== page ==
Today we said goodbye to Beijing.Â After our last breakfast in the hotel, we rode to the outskirts of the city to visit the Summer Palace.Â We toured around this summer refuge for the royal family and experienced magnificent views from the top of the hill.Â We wandered through the world’s longest painted corridor, with over 14,000 paintings (recorded in the Guinness Book of World Records) and learned even more about the Dragon Lady, Empress Cixi.
After lunch we headed for the airport and had some free time to wander before our flight.Â Everyone was impressed with the size and architecture of the terminal, which was built especially for the Olympic game visitors.Â We then boarded the plane for the two hour flight to Xi’An.
Our first impression of Xi’An is that it is a very different kind of city from Beijing.Â Although there are still plenty of people and lots of traffic, the buildings overall are much lower and construction is still ongoing for the city’s first subway system.Â On the ride into the city we learned about Xi’An’s historical role as a part of the Silk Road.Â We also discussed some of the main cuisine differences between all areas of China, and we looked forward to trying some of the dumplings and wheat dishes famous in Xi’An.Â We got our first glimpse of the Xi’An city wall and arrived at our hotel just outside the wall’s western gate.Â If we thought we had it good in Beijing with the hotel, everyone was even more impressed with our new digs (complete with two tvs per room!).Â Some of us, author included, have decided to move in permanently.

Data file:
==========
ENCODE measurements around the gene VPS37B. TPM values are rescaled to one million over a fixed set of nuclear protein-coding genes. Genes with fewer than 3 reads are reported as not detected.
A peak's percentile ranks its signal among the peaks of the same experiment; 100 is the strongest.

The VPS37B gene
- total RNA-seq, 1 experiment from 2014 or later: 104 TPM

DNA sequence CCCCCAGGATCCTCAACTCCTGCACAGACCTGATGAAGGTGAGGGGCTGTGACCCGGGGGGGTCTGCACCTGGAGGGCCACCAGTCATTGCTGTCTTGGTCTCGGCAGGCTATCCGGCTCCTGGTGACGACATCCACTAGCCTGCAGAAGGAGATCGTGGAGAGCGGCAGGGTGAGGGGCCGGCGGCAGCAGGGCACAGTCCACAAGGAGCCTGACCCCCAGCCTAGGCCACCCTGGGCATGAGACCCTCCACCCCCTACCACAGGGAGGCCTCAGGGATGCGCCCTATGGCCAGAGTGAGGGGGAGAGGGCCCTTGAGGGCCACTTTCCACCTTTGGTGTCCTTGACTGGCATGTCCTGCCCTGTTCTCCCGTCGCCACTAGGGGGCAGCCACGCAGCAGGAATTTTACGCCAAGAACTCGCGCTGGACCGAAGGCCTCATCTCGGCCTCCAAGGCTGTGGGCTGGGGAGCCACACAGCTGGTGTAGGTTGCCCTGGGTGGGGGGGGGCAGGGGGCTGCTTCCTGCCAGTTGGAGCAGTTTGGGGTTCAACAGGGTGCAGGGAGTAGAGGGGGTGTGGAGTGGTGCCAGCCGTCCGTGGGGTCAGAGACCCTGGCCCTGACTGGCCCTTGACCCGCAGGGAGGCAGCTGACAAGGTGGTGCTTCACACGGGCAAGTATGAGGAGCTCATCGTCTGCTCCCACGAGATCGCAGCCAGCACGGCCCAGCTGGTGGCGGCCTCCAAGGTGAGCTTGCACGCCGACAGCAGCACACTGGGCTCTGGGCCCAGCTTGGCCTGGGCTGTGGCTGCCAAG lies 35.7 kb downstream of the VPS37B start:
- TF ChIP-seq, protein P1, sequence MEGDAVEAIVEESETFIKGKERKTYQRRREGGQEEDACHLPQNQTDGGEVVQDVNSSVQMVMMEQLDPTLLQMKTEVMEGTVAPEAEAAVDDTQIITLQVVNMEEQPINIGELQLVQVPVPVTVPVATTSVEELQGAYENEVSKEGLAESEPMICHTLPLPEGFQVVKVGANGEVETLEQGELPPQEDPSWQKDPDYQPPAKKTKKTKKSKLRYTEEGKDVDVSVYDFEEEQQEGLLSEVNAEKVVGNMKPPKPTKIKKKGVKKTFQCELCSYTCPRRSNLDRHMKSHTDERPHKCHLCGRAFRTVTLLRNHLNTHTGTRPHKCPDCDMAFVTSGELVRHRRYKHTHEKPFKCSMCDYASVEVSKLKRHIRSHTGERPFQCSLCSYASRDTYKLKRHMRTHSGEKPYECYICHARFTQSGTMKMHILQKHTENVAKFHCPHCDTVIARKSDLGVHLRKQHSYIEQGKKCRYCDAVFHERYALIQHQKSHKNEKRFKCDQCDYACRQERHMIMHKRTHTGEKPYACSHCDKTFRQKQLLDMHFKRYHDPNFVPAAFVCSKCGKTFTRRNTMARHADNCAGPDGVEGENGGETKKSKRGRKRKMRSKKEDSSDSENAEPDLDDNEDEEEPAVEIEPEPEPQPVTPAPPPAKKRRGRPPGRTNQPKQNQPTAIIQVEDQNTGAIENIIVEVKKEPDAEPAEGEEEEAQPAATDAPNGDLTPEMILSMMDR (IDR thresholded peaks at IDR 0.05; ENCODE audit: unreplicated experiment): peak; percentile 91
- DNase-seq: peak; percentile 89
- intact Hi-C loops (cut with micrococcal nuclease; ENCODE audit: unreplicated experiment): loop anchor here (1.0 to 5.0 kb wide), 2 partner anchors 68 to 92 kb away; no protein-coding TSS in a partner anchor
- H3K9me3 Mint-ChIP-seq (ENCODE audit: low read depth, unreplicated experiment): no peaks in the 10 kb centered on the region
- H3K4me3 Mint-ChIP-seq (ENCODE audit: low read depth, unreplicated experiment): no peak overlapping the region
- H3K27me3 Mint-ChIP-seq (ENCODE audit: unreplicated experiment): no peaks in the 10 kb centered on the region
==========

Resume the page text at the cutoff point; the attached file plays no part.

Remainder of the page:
We settled in and then ventured out for a walking tour of the Muslim district.Â Our dinner location was a dumpling restaurant just inside the city wall famous for all variations of this specialty.Â Favorites included the fried dumplings and the steamed vegetable dumplings.Â With full stomachs, we took a turn around the night market for some souvenir shopping and people watching and then returned to our hotel to prepare for the next day.
As a side note, our group’s Chinese skills continue to improve.Â Most everyone has counting and basic bargaining down, and the girls are skilled at saying hello and introducing themselves to new pengyou (friends).Â We’ve started to learn a bit about the structure of Chinese characters, and everyone’s had a fun time learning a few and spotting them throughout the day on buildings and signs.Â Romance language students were ecstatic to discover that Chinese requires almost no verb conjugation!Â Stay tuned for further updates about our Mandarin abilities……